Pubdate: Wed, 18 Aug 1999
Source: San Jose Mercury News (CA)
Copyright: 1999 Mercury Center
Author: Spyros Andreopoulos
Related: and


AS a medical writer generally familiar with the work of Stanford psychiatry
professor Hans Steiner, I feel compelled to come to his defense.

His critics quoted in ``Stanford tested drug on young inmates'' (Page 1A,
Aug. 17) would have been better informed if they had read his study,
``Personality traits in juvenile delinquents to criminal behavior and
recidivism'' in the March 1999 Journal of the American Academy of Child and
Adolescent Psychiatry. Based on my reading of the study, ethicist Arthur
Caplan's contention that ``Stanford clearly was in there without appropriate
consent'' is clearly false.

Young persons were told their participation was voluntary and confidential
and that they could withdraw without penalty at any time. They were
reassured the information obtained would be unavailable to their parole
board or influence their status at the California Youth Authority. A senior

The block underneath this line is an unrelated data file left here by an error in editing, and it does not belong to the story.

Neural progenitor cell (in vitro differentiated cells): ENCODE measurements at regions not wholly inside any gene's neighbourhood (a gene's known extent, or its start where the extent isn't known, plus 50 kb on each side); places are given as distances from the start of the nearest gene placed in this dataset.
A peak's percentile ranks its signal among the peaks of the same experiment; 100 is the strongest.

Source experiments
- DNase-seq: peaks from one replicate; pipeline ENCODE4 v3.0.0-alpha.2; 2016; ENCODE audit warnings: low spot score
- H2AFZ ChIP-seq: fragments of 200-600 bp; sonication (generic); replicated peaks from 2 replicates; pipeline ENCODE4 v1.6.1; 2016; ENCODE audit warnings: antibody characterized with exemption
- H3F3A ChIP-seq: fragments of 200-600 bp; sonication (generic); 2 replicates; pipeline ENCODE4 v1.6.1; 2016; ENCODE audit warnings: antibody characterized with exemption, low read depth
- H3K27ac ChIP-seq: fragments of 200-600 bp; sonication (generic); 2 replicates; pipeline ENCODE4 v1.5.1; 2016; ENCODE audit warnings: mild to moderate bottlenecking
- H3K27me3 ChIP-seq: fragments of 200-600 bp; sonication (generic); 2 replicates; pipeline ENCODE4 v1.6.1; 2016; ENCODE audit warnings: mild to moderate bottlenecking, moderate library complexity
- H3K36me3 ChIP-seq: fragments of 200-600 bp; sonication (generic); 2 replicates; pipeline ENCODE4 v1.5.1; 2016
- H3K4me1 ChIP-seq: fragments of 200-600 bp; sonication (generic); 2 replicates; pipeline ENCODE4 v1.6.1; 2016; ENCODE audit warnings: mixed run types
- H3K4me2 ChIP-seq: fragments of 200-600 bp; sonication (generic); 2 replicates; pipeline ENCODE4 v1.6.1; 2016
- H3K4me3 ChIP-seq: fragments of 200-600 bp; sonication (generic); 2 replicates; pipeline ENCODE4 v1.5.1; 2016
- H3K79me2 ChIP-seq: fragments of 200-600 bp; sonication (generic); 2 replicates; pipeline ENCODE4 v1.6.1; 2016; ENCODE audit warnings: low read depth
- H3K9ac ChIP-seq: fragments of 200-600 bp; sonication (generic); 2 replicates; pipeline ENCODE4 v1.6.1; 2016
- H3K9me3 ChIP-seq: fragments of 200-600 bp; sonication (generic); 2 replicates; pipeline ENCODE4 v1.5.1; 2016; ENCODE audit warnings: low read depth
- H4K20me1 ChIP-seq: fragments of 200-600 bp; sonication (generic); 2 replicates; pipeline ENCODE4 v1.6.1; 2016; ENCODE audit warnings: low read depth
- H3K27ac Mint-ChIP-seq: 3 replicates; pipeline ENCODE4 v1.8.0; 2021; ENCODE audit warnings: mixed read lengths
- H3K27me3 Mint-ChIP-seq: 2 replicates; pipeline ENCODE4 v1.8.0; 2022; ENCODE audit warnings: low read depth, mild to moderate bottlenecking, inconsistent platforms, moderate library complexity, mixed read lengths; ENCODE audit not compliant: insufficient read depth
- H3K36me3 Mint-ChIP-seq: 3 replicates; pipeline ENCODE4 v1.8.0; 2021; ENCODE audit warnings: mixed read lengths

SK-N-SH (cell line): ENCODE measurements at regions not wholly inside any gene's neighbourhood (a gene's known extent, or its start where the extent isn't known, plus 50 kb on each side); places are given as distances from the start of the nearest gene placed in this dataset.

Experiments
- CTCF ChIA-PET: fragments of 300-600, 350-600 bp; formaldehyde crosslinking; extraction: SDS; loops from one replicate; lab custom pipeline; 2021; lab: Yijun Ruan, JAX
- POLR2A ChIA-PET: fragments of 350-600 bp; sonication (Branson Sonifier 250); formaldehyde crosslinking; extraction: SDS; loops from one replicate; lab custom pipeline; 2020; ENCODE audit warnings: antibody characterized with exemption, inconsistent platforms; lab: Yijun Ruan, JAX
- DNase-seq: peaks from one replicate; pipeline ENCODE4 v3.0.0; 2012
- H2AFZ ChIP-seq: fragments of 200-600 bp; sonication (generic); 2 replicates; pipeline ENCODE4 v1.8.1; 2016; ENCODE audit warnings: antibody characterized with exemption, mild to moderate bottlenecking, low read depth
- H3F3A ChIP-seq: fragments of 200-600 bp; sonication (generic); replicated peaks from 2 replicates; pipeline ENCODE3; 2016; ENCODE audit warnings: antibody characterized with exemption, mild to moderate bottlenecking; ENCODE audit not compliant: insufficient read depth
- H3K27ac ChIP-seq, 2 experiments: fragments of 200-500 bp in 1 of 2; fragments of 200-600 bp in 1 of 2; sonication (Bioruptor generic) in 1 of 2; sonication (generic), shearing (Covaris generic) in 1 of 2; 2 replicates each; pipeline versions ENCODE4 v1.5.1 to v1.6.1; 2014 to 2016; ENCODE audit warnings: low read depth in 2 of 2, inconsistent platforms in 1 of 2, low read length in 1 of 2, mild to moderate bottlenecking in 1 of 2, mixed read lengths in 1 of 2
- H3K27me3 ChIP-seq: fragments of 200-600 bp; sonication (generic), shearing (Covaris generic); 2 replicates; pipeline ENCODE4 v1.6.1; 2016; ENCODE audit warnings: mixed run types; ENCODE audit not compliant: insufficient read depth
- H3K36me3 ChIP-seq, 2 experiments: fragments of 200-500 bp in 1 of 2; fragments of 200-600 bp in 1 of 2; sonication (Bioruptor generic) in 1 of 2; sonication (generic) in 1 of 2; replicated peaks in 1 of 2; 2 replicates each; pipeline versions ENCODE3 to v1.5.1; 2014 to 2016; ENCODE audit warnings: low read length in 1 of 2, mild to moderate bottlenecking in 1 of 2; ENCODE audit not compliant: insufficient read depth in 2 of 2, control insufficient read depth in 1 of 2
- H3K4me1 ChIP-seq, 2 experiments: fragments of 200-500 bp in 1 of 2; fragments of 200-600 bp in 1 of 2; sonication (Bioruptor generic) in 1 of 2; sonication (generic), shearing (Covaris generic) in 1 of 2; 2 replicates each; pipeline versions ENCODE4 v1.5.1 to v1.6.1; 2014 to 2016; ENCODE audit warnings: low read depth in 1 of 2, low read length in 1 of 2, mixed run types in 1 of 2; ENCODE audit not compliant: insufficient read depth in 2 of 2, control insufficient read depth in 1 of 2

clinician interviewed each young person to evaluate mental health status for
the purpose of determining competency to give consent.

And each person completed a short questionnaire in an adjacent room under
guard supervision (although the guards were not in a position to read or
hear responses). Participants were also told they could withdraw from the
study at any time and some in fact did.

Beyond the uninformed criticism, however, is the issue of juvenile justice
and why research is important.

In the past three decades, judicial decisions and state laws of questionable
validity have transformed the handling of juvenile offenders from a
nominally rehabilitative approach to one that is strictly punitive,
providing neither therapy nor justice.

What we have as a result is a revolving door cycle -- incarceration, parole,
back to prison and the need to build more prisons.

The California Youth Authority's efforts to address the need for
rehabilitation programs through research designed to understand the nature
and causes of delinquent behavior should be applauded.

And if our state laws, as you indicate, are confusing and stand in the way,
the proper course is for the California Legislature to take notice and
clarify them.

Spyros Andreopoulos Director emeritus, Office of Communications Stanford
University Medical Center

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